Capital gains tax – time for reform?
Capital gains tax – are we likely to see major changes?
The Chancellor has recently asked the Office of Tax Simplification (OTS ) to carry out a review of CGT to identify simplification opportunities. Remember that CGT is paid by individuals and trusts; companies pay corporation tax on chargeable gains.
The call for evidence is in two stages:
- the first stage seeks high-level comments on the principles of CGT, by 10 August 2020; and
- the second and main stage invites more detailed comments on the technical detail.
The specific themes identified in the principles section of the call for evidence are:
- Allowances, including the annual exempt amount – its level and the extent to which it distorts decision making.
- Exemptions and reliefs, including how they fit together and the extent to which they incentivise some decisions over others.
- The treatment of losses within CGT, including the extent to which they can be used and whether the loss regime distorts decisions about when to buy or sell assets.
- The interactions of how gains are taxed compared to other types of income, including how the boundary between what is taxed as gains rather than income works. Should there be different regimes for short‐term gains, compared to long‐term gains?
So, what do I think should or will happen?
I have long thought that there needs to be a closer alignment between tax on short-term gains and income tax rates, with some form of relief for longer-term, non-speculative gains. I was never sure why Business Asset Taper Relief (BATR) was abolished and replaced with Entrepreneurs’ Relief (ER) – it seemed to me that ER gave far more scope for abuse than BATR ever did.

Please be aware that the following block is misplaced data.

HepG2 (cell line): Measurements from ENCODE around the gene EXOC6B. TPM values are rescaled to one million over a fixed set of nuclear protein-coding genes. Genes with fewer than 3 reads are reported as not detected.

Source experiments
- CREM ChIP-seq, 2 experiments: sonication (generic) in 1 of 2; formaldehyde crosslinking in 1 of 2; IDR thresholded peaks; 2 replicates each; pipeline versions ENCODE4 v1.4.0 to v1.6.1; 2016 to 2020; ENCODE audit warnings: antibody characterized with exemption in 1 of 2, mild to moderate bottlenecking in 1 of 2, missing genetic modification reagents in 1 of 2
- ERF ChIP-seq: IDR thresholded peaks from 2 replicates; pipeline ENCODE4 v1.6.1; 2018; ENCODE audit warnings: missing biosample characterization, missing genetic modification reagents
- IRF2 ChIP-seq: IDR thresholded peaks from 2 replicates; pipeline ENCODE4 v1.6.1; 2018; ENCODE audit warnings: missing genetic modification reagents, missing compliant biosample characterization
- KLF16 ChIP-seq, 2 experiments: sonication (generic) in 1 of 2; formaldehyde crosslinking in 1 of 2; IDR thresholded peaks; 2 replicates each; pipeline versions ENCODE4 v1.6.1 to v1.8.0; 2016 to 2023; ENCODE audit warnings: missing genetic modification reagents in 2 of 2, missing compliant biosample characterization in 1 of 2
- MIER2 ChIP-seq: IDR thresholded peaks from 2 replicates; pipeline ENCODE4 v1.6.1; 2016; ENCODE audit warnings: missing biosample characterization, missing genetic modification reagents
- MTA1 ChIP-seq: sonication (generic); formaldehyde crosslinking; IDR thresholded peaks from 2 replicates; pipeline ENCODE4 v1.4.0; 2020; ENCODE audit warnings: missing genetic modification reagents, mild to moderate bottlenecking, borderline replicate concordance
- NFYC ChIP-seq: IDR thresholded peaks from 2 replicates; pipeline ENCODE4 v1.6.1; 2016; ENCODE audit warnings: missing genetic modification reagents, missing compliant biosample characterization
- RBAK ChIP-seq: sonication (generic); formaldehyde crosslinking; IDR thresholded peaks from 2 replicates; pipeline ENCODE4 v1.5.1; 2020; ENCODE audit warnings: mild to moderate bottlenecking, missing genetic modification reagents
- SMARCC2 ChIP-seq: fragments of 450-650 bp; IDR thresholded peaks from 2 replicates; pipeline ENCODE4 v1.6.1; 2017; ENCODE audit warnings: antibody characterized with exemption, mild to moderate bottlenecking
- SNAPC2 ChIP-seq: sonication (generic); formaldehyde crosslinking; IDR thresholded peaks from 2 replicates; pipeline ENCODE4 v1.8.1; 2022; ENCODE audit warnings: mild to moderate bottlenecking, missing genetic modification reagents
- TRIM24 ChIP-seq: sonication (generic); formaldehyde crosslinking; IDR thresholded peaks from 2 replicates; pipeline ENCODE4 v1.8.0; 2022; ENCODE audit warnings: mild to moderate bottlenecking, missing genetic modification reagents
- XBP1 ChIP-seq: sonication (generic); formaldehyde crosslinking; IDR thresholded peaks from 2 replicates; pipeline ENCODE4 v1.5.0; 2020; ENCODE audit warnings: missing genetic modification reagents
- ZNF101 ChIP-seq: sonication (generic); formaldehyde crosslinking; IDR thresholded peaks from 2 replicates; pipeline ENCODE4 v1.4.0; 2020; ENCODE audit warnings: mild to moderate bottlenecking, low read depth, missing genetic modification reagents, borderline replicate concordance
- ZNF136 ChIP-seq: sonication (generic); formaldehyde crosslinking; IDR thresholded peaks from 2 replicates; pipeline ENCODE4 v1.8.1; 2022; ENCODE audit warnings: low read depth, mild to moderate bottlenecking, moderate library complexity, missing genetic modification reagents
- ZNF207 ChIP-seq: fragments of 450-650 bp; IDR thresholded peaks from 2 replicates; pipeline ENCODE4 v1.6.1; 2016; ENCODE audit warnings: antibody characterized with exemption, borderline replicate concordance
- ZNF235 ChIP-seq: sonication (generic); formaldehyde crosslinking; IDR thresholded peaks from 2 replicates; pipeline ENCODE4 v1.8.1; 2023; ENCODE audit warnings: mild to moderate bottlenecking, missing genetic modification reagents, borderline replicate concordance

It’s clear that any changes must be effective in preventing income receipts being converted into capital if there’s any difference in the rates between income tax and capital gains tax. Similarly, there would need to be some interaction with national insurance, assuming that the NI system and tax system are not fully-integrated (that is another huge subject in itself).
Most importantly, things need to be simple. With lifetime ER now at only £1 million, there’s still huge complexity surrounding eligibility, and the cost of obtaining proper advice on this can be disproportionately expensive.
What would I do?
- Completely re-write the Taxation of Capital Gains Act (for both individuals and corporates).
- Abolish the distinction between business assets and other assets.
- Tax all gains on assets held for less than 3 years as income.
- Taper gains on assets held for between 3 and 10 years by 5% a year and tax the balance (the amount after the taper relief) as income.
- For all gains on assets held for 10 years or more (regardless as to the type of asset) tax at a flat CGT rate of 30%.
- Abolish the annual exemption for individuals.
Cleverer minds than mine would need to work out what this would mean in terms of overall tax take but it would certainly make the taxation of capital gains far easier to manage.
Will something like this happen? Of course not! There will be more tinkering, more confusion, no real progress. And continued fees for tax advisers such as me….